The edges were chamfered by pressing my file against the rotating cylinder.
After sanding, it was time to make the center hole bigger so that the stem could fit in it.
For this, I used a Forstner drill.
The problem is that the point of the Forstner drill could not be pressed in the wood, since the wood already has a center hole.
If the center point cannot be fixed, the drill will swing from left to right, resulting in a dangerous situation and a sloppy finish of the drill hole.
However, the solution is very simple, fill the hole!
I did this by putting a dowel in the hole. Simple, isn’t it?
Ok now that problem was solved, I could drill that hole.
Drilling that hole was done in 2 steps. I explain why.
When the marking gauge is closed, I wish the blade would be deeper than the surface of the wood.
In this way, the knife is protected, and also ensures that cuts can be ruled out if the marking gauge is incorrectly gripped.
That is why I first made a hole with a 25 mm forstner drill.
The depth of that hole was just a bit deeper than the thickness of the washer.
Then the rest of the hole could be drilled.
Since the stem has a diameter of 20 mm, I used a 21 mm Forstner bit for the hole in the fence.
That gave me a slightly wider opening, which made it easier for the fence to slide over the stem.
And then came the difficult part of making the fence, making the cross hole for the clamping system!
To be able to let the small dowel grip onto the stem, this cross hole must go halfway through the center hole.
To do that, I marked a line at the top of the center hole.
This line was continued at right angles to the side of the fence.
Measured at 15 mm from the front, a center point was determined where the cross hole could be drilled.
By firmly clamping the fence in my homemade drill press vise, I could now drill the cross hole perfectly perpendicular to the center hole.
The diameter of that hole is 9 mm.
To make this mark, take your time and mark it very carefully.
The cross-hole must be made very precisely, otherwise, it could hinder the operation of the fast lock system.
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Step 3 | Fast lock system
For the fast lock system of this marking gauge, I made an 8 mm dowel. I also used Azobe wood for this.
This provides a nice contrast to the pale beech wood.
Like the stem, I made the dowel with my router dowel maker.
By making the dowel with a diameter of 8 mm, it can slide smoothly through the 9 mm transverse hole I made in the fence.
To make this dowel function as a clamp, I made a groove in it.
This groove is about twice the width of the stem and the depth of the groove is halfway to the dowel, so 4 mm.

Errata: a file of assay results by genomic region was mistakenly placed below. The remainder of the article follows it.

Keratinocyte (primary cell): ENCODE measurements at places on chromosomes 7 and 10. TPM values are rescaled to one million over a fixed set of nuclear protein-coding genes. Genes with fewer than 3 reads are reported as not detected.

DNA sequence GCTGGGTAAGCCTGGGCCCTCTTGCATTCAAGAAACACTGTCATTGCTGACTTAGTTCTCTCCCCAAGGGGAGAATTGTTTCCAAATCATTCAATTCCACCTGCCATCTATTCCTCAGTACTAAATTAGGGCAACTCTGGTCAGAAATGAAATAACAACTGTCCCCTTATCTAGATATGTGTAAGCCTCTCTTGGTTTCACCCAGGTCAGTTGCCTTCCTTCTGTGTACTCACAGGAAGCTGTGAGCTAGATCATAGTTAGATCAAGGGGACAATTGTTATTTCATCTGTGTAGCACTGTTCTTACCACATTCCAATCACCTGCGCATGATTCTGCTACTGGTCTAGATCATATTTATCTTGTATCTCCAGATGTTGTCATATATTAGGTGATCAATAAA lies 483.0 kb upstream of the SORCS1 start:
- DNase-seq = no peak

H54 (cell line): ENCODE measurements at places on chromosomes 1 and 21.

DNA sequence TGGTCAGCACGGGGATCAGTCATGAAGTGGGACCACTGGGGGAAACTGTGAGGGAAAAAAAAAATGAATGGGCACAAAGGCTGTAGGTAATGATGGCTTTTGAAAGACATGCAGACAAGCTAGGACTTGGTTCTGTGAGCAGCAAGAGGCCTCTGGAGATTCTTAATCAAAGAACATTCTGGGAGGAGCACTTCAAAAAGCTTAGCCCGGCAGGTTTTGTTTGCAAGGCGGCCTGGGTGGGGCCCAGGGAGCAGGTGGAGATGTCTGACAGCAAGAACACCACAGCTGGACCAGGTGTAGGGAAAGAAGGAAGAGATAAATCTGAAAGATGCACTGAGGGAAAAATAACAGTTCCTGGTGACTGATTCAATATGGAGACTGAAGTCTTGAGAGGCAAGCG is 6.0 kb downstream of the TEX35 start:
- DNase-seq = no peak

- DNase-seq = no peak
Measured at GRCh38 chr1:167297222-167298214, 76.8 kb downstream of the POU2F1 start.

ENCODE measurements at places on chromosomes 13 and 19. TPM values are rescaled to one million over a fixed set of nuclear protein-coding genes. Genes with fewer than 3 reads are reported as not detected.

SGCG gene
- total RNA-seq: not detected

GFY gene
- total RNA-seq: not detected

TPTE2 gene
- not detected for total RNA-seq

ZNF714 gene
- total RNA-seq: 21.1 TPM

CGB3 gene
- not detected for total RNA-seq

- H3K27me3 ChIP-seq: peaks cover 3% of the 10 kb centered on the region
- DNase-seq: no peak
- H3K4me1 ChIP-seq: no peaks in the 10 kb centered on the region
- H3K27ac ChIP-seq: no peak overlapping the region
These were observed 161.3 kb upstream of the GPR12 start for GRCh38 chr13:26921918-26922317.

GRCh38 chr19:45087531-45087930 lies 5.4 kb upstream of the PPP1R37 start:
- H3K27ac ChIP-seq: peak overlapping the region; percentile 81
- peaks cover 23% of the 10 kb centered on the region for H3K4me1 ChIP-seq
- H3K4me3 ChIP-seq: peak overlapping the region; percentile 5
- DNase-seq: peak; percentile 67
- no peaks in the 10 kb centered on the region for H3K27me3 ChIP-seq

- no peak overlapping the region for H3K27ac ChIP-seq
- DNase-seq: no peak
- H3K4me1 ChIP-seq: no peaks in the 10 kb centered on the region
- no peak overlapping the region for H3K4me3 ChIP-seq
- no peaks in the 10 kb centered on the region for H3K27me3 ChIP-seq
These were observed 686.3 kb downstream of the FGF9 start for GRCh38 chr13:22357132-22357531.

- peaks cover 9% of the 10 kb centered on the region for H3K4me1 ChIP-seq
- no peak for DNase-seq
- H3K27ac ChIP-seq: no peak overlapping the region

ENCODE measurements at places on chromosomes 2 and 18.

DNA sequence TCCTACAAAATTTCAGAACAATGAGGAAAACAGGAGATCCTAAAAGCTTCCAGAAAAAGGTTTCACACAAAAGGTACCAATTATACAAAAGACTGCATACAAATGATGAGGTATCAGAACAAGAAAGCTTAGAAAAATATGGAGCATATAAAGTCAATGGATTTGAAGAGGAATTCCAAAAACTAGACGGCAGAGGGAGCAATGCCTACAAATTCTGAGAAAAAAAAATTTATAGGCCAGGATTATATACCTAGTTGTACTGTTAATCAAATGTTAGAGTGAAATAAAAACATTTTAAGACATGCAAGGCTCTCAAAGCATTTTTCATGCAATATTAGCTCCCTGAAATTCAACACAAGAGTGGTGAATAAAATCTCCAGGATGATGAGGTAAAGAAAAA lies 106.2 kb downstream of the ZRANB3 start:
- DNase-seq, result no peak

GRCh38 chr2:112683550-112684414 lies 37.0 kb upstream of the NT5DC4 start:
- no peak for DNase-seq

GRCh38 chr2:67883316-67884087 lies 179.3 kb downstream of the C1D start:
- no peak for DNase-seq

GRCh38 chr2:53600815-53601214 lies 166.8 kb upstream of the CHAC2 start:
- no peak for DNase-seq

One side of the groove is made so that the stem can move freely when the lock system is set.
The other side of the groove goes up at an angle.
You can see this in the photo below.
My Dremel was the perfect tool to get this job done.
If you don’t have a Dremel, you can always use a file to make this groove.
After making the groove, the dowel was shortened to about 8 cm long. Because this was a very fine cut in thin wood I used my homemade hacksaw for this.
Once the dowel was cut to length, the sharp edges were chamfered with a file.
Step 4 | assembling
All parts for the marking gauge are now ready.
Before assembling this marking gauge, I took my time to add wood protection.
That can be done easily now all parts are separated.
To protect the wood, Linseed oil was applied.
When I apply linseed oil or wood stain I always use a stainpad wood stain applicator.
It does not fluff, distributes the oil evenly, and does not drip.
An absolute must for your workshop.
Once you have used the stainpad woodstain applicator, you will never use a rag or cloth to apply oil again.
OK, now all parts can be put together.
Start by placing the small dowel in the cross hole of the fence.
Now make sure that the deepest notch is flush with the center hole.
Now you can push the stem through the fence.
Doing this will make the small dowel locked in place and make it impossible for it to fall out.
How to use this marking gauge
Using this marking gauge is simple.
Push the pin to unlock the lock system.
Now move the stem by sliding it through the fence.
The distance you want to mark must be the distance between the knife and the fence.
Once the fence is at the correct distance from the knife, you can block it. You do this by pressing on the other side of the pin.
Building your workshop can be daunting, filled with trial and error. Believe me, I’ve been there too.
But it was “The Ultimate Small Workshop” course, a gem I discovered and now endorse on Christofix.com, that provided insights unparalleled to any other. This expertise empowered me to invest wisely and save substantially.
I really suggest it to all of my fellow DIYers and creators!
I hope this information on how to make a marking gauge was helpful, and that this blog and video inspires you.
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Christophe, founder of Christofix.com
Woodworking | DIY | Home decoration